Part of series: Ben's Twenty

Ben's First Quarter

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~1,300 words

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Last modified: March 30th, 12,022 HE

Thinking in the kitchen. It’s underrated. If you have a recipe, do you have to think? When you open a book that says, Combine A and B, add C, stir, and bake for 20 minutes at 350°F/180°C, do you simply follow the instructions?

Michael Ruhlman, Ruhlman's Twenty

I’ve managed to exceed my initial goal of getting 25 recipes done in Q1, instead managing to plough through 29 with almost-complete success! And only one that wasn’t entirely vegan! Fab!

Panfried & sage–garlic-brined tofu chops with lemon–caper sauce and roasted shallots

This was a bold first choice, perhaps, what with me having never brined anything previously. However, despite my initial uncertainty about whether tofu could even be brined—one wag predicted I would end up with a salty soy soup—it all came off pretty much without a hitch. The roasted shallots are a dead easy side, and when eaten cold the next day the tofu managed to perfectly replicate the taste of leftover fried chicken—a testament to the quantities of salt used in the latter, no doubt.

Winter vegetable garbure and chipotle–corn fritters with cilantro–lime dipping sauce

The garbure was, like all soups, largely uneventful. I did originally try to replace the egg in the mayonnaise with flegg (i.e., ground flaxseed and water), producing the watery disappointment you see above, but a second attempt using aquafaba (i.e., the water from a can of chickpeas) proved more successful. Far, far, far less successful, though, were the fritters, which smelt delicious but were left utterly inedible by my ingenious decision to use popcorn kernels when the recipe called for corn kernel—a lesson learned about the perils of translating US recipes.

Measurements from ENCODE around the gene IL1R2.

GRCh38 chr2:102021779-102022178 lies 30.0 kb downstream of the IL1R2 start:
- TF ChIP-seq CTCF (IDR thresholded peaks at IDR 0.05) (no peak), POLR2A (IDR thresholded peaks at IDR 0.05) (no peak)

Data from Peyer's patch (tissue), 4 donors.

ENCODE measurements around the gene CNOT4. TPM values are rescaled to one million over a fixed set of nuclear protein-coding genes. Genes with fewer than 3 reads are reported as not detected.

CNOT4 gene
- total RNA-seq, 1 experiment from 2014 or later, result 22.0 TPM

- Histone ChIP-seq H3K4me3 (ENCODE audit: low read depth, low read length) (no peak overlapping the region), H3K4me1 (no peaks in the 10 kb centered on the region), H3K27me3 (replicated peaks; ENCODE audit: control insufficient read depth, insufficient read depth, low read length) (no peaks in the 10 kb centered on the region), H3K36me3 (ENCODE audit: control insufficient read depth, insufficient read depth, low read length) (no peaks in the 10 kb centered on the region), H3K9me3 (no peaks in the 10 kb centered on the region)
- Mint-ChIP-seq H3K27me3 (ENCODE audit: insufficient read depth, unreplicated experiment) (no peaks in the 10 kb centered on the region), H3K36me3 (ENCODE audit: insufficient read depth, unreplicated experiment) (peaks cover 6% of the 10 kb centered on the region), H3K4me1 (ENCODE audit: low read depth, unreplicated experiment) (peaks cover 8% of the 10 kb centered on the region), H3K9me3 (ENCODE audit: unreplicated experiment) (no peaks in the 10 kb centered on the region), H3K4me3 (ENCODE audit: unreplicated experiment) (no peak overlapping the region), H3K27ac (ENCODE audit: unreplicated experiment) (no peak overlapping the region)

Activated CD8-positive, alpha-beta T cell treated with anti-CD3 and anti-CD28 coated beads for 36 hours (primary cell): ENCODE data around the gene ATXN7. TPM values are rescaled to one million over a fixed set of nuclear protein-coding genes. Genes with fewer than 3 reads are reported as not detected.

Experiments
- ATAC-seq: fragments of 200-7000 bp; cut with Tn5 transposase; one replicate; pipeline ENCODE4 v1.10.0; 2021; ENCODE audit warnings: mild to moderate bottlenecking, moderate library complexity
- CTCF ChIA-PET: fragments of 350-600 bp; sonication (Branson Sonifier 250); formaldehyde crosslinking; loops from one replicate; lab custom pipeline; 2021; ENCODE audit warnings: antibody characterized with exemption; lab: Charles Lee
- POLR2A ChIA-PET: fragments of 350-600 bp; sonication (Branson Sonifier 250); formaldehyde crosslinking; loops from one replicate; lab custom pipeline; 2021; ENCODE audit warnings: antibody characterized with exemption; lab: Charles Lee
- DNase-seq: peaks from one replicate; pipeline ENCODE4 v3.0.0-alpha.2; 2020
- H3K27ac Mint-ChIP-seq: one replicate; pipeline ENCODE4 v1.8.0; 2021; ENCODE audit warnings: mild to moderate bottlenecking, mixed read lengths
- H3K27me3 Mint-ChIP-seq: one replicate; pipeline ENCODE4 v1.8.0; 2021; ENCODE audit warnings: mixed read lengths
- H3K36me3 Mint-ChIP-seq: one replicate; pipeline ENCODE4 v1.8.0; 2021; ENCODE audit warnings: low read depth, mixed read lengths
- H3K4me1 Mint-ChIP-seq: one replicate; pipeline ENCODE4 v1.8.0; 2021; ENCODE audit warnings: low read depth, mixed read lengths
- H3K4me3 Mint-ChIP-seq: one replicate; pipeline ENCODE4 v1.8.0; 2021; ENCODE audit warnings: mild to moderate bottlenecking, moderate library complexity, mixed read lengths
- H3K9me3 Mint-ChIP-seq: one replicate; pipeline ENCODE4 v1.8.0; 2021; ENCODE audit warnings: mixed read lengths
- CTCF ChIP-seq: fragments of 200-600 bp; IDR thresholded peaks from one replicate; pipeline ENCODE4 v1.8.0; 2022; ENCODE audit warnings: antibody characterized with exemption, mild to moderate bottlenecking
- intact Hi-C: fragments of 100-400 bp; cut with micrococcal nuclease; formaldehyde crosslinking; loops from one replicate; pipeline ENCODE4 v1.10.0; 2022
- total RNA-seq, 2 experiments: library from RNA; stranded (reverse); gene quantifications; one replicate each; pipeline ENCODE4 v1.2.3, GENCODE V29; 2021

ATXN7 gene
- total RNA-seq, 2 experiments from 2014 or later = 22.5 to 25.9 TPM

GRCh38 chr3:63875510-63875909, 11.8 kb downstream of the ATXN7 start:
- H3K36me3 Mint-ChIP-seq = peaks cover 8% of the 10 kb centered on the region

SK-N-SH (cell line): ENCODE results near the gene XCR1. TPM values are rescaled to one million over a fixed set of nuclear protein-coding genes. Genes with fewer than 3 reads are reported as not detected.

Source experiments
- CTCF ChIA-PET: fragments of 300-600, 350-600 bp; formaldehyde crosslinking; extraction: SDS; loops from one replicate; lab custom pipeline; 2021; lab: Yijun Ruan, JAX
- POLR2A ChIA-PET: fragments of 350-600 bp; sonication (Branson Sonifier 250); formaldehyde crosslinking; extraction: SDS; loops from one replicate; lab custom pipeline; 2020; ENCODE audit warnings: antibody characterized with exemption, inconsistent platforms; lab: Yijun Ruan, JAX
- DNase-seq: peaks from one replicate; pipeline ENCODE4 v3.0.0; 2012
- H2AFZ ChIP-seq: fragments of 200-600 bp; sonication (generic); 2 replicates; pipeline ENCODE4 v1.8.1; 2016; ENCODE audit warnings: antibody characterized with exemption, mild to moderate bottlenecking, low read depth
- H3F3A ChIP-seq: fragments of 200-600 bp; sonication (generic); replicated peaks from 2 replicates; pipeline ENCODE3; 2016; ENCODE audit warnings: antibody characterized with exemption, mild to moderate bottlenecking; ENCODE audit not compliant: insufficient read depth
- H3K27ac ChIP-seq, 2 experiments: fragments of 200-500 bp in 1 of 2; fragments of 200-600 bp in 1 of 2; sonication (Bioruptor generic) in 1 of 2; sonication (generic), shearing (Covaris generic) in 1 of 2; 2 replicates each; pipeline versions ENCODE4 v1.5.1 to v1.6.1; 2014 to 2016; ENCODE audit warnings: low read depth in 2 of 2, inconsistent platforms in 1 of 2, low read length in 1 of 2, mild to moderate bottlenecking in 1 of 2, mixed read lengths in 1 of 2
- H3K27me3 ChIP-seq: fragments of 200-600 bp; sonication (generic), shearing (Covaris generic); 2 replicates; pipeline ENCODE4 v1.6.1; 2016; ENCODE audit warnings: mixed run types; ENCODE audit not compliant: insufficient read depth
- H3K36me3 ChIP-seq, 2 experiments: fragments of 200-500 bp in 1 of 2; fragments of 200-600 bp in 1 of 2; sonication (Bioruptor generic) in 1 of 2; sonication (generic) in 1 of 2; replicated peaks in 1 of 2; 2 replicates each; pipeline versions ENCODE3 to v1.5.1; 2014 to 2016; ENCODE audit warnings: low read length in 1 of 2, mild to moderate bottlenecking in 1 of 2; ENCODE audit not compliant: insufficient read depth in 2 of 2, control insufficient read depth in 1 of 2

Perfect meat loaf with chipotle ketchup and pan-steamed snap peas

Seeking guidance on how to make a vegan meatloaf, I found this recipe, resulting in a chickpeas-and-bread concoction. Given that I had only seeded bread to hand, and I had to extend my limited supply of egg-replacing aquafaba with some flegg, the result was far more loaf than meat, but didn’t taste too bad. Dear Santa, please allow my flat to smell like chipotle all the time.

Mac and cheese with soubise

Vegan cheese, that great dragon, had to be tackled at some point. I’d heard many things about its inability to melt right, it’s plastic consistency and its weird taste, and I can say now with some experience that only two of those three things are correct (although, to be fair, I did use a melting flavour block that is perhaps not representative of the meltability of lay vegan cheese). I also definitely overdid the nutmeg, but overall this one was a success.

Shortbread, plus other Burns Supper things

For Burns Night I went off-menu and put together a scotch broth and some neeps & tatties to go with a vegetarian haggis, but I did take the opportunity to make some surprisingly simple (though maybe a little thin and burnt) shortbread.

Lemon–cumin daal

Not much to say here, this one was just lovely—turns out you can make ghee just as well with plant-based butter.

Lemon confit, part I

I noticed by chance that this recipe requires rather a lot of forward planning—the lemons should cure for around 3 months—so I decided to get the ball rolling now. Tune in next quarter for the results!

Cream of celery root soup and green bean, corn & onion salad with roasted shallot vinaigrette

The celeriac soup was okay, but nothing special; the salad was a disappointment, but then again I find the thought of eating cold onions quite odd. The vinaigrette was good though.